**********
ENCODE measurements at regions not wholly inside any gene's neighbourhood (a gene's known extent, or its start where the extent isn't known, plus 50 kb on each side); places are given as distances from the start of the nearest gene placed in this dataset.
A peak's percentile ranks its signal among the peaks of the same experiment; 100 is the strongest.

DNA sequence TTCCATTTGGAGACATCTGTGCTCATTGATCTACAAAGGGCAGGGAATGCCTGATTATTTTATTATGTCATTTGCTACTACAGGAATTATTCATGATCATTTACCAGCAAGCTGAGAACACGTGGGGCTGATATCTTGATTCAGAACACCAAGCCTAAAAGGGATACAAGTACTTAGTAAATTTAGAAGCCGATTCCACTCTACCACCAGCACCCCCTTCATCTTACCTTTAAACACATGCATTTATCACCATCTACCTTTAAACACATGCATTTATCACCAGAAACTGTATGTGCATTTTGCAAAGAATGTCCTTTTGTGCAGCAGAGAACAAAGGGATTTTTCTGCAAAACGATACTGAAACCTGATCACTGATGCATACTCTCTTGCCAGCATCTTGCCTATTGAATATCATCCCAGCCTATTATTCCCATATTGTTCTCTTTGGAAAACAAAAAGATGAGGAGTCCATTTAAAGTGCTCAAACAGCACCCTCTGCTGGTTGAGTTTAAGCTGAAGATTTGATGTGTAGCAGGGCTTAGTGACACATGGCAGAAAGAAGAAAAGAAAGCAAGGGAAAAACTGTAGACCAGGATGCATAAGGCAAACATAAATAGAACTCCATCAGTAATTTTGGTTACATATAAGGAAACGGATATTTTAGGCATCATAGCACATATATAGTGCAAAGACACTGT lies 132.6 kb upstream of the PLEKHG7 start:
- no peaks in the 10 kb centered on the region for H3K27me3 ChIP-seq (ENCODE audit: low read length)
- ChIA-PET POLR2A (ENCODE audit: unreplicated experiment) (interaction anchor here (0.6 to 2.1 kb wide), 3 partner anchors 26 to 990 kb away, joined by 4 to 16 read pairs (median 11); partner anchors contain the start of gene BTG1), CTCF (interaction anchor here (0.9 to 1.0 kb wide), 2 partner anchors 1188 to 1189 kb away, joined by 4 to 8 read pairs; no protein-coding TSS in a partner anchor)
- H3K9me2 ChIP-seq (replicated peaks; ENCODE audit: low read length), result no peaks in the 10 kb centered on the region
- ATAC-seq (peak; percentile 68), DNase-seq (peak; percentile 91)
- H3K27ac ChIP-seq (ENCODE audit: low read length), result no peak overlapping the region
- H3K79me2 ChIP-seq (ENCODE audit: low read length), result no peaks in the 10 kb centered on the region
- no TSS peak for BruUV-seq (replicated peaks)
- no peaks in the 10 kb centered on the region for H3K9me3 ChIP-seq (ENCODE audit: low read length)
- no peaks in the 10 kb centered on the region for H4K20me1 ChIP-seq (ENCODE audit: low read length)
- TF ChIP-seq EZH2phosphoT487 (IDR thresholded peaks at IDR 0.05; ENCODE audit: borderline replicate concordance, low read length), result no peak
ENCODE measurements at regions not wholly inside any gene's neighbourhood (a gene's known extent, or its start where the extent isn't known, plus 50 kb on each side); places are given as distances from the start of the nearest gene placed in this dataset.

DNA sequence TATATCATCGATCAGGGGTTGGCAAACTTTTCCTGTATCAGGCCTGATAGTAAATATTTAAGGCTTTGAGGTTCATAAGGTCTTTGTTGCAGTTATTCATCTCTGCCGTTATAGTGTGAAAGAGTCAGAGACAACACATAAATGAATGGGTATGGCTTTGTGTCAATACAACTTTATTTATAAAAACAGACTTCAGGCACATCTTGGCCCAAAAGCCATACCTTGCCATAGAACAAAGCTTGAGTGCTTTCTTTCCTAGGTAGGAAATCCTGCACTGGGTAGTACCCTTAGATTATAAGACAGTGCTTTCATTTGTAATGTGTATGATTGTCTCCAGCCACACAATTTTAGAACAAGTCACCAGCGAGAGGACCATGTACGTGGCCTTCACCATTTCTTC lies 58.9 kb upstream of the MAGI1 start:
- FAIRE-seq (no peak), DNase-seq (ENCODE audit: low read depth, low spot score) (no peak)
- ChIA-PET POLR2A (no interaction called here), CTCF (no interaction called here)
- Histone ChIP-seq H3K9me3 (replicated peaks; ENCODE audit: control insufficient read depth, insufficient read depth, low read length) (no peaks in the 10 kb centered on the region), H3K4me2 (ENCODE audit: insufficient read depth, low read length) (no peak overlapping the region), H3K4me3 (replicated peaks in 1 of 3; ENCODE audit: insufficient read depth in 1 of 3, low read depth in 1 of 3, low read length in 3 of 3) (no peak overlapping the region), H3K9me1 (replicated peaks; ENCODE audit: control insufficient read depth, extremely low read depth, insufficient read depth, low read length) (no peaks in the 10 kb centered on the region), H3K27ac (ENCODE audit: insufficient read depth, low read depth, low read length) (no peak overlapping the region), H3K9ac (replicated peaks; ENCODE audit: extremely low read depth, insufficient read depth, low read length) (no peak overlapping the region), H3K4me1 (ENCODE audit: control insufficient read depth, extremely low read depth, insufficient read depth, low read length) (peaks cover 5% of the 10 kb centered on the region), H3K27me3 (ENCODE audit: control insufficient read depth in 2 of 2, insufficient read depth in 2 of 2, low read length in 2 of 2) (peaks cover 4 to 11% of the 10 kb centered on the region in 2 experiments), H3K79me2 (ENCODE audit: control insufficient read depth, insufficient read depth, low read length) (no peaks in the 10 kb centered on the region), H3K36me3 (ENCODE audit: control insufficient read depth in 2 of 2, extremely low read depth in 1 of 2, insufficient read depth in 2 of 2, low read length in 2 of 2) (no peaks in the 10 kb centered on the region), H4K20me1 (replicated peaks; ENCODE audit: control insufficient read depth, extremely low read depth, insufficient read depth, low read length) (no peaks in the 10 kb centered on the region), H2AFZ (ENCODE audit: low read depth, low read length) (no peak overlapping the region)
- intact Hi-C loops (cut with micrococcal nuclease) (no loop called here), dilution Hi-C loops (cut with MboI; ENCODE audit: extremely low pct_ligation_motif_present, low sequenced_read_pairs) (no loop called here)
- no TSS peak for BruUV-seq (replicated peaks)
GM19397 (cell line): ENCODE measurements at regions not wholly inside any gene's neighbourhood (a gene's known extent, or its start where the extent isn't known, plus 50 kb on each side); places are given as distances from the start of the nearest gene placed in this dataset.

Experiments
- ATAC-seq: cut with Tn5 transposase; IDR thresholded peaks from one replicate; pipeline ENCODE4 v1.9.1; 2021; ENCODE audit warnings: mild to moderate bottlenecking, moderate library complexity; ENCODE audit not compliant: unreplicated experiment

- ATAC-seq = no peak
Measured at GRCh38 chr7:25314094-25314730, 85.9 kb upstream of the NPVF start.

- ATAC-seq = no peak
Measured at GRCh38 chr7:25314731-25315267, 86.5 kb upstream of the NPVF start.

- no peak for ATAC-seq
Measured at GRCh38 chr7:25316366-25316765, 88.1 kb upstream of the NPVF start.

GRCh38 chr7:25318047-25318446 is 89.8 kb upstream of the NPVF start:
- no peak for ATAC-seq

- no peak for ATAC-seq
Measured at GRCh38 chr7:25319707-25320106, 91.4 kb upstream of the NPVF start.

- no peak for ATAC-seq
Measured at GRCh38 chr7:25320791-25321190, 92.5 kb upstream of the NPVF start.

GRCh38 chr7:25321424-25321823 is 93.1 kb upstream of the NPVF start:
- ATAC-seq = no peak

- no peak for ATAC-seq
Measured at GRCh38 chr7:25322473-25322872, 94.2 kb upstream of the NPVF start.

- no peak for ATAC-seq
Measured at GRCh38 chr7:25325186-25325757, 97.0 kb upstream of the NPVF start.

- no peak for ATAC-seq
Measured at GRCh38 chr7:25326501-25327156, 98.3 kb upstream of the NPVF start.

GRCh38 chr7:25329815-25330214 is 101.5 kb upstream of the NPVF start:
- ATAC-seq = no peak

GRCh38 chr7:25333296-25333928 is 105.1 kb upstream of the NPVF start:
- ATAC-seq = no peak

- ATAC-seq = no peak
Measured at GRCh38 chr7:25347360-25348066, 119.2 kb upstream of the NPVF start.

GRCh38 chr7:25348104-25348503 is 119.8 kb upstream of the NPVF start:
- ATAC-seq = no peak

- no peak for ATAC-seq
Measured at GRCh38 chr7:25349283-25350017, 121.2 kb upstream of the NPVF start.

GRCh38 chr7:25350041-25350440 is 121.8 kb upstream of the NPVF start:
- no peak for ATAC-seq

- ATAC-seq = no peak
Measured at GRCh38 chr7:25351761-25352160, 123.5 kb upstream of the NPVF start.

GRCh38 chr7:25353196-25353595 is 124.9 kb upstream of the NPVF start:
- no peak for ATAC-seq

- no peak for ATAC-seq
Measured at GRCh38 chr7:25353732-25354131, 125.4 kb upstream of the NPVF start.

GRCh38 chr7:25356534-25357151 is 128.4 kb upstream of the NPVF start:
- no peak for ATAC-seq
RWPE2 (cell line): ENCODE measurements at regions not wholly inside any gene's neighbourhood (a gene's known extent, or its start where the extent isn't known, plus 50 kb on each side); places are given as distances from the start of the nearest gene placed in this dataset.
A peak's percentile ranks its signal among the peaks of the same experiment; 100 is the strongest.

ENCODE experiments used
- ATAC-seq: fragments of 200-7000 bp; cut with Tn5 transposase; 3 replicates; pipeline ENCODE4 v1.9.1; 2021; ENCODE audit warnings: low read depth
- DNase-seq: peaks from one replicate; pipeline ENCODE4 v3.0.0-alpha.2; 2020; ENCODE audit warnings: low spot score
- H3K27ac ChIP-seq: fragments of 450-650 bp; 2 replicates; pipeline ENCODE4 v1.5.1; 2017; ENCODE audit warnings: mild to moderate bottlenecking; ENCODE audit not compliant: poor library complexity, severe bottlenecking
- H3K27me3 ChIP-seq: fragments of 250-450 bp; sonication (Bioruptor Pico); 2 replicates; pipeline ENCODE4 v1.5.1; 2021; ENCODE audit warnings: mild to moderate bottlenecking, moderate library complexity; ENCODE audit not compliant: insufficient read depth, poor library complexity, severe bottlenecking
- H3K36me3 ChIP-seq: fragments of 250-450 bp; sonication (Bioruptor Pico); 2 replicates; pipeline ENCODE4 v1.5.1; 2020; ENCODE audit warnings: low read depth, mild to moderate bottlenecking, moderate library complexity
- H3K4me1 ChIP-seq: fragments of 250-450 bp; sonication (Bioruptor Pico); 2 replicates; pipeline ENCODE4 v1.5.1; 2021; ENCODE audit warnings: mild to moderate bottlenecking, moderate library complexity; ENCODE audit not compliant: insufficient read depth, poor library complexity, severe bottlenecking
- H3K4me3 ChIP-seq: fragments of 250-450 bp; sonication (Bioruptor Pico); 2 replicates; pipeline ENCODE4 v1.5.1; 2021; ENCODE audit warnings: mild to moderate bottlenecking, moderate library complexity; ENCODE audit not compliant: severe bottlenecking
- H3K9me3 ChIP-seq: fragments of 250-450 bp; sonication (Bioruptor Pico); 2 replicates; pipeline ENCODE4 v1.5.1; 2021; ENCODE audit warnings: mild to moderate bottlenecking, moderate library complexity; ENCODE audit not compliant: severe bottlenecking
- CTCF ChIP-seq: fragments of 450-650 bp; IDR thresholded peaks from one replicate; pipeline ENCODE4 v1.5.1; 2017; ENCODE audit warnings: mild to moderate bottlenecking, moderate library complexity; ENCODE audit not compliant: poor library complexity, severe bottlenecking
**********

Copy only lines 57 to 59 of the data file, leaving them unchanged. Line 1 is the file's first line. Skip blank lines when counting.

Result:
Measured at GRCh38 chr7:25351761-25352160, 123.5 kb upstream of the NPVF start.

GRCh38 chr7:25353196-25353595 is 124.9 kb upstream of the NPVF start:
- no peak for ATAC-seq